You are here:

Student learning of elementary Japanese in online and traditional instructional environments
THESIS

, University of Hawai'i at Manoa, United States

University of Hawai'i at Manoa . Awarded

Abstract

The differences between traditional and CMC instructional environments in student learning of a second language were investigated through qualitative observations and interviews of students enrolled in both classes taught by the same instructor, with the same content and material used. The study addressed in depth the learning processes of reading, writing, speaking and listening skills of second language, the dynamics of student-instructor and student-student interaction and the patterns of student participation. The major findings were: (a) reading and writing skills were heavily emphasized in CMC class and learning of those skills was more of a collaborative process; (b) because of the lack of synchronous communication in CMC class, speaking and listening skills were independently learned and practiced; (c) interactions between the students and instructor in CMC class were simple and more directly course related; (d) and there were more equalized participation patterns among students and the instructor in the CMC instructional environment.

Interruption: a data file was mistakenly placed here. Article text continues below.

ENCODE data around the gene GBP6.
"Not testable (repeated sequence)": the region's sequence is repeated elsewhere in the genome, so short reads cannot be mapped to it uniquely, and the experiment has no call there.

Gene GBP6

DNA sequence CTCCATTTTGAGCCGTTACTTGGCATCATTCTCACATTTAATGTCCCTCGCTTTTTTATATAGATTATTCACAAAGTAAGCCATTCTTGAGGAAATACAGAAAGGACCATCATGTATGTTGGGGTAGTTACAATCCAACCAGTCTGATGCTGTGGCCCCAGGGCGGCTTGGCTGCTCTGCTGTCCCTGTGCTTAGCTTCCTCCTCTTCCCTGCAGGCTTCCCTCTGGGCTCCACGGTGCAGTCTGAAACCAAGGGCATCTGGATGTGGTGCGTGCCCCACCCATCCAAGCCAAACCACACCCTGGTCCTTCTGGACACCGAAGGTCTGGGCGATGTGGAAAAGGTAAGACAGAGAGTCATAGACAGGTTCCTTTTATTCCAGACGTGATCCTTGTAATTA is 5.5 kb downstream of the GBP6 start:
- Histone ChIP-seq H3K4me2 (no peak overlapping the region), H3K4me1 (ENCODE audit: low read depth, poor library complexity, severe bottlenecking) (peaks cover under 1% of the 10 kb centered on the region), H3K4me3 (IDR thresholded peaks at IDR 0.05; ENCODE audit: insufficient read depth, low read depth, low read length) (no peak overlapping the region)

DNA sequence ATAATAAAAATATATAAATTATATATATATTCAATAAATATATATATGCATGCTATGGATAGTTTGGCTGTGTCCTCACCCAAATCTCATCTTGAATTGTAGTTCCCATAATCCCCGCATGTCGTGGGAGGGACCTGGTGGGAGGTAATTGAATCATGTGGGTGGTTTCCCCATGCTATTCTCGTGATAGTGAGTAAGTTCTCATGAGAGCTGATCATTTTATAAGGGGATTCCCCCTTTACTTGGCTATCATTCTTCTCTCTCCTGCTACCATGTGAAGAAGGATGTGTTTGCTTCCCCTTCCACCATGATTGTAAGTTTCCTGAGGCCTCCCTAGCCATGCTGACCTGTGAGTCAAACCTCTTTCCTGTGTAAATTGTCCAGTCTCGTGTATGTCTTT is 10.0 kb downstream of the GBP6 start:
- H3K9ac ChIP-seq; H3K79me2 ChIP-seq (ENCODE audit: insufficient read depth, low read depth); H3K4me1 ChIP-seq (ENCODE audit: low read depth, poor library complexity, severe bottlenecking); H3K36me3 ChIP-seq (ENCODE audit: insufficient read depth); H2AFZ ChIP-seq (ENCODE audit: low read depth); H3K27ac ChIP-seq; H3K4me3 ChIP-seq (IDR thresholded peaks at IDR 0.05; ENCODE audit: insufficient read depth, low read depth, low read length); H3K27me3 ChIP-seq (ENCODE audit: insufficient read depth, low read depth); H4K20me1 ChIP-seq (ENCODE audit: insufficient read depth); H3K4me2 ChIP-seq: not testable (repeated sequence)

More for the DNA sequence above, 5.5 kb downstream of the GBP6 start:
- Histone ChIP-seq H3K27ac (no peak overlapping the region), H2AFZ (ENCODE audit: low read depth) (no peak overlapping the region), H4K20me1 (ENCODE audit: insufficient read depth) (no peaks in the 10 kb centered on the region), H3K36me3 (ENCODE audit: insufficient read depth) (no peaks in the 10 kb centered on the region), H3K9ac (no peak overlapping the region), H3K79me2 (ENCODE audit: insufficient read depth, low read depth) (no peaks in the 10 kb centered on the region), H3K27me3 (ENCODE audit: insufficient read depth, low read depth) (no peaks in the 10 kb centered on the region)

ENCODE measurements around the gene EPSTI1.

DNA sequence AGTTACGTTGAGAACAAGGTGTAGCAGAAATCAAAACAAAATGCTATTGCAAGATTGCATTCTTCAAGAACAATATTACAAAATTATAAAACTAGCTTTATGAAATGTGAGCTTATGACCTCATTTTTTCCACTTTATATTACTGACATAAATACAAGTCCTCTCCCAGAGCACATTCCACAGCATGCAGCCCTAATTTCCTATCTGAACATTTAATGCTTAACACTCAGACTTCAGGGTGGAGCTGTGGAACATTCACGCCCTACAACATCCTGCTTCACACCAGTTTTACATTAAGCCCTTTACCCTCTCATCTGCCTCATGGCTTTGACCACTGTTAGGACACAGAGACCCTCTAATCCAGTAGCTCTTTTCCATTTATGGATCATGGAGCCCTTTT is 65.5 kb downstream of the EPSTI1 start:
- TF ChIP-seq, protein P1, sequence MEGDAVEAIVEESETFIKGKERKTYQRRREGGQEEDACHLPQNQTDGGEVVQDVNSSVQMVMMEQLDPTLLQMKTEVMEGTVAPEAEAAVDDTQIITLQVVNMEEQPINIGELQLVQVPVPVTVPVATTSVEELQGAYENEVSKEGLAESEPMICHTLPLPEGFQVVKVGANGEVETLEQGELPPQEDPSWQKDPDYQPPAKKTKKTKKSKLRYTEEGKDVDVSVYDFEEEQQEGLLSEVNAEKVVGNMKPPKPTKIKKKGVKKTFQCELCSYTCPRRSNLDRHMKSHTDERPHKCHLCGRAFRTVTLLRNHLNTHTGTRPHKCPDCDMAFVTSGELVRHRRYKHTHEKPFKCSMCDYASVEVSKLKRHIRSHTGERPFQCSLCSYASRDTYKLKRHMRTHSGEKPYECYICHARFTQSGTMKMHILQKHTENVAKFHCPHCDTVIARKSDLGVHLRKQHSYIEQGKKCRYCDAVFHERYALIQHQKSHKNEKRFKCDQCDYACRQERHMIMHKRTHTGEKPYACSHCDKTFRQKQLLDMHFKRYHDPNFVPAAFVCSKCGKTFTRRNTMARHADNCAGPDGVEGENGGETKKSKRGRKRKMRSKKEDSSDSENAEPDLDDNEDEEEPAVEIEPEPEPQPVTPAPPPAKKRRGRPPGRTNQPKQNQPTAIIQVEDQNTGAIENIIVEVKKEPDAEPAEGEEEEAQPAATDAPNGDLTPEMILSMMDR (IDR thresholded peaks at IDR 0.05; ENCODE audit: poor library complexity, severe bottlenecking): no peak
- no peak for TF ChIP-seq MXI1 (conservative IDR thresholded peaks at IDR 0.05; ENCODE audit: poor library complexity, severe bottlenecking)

Citation

Alarcon, C.M. Student learning of elementary Japanese in online and traditional instructional environments. Master's thesis, University of Hawai'i at Manoa. Retrieved February 20, 2019 from .

This record was imported from ProQuest on October 22, 2013. [Original Record]

Citation reproduced with permission of ProQuest LLC.

For copies of dissertations and theses: (800) 521-0600/(734) 761-4700 or https://dissexpress.umi.com

Keywords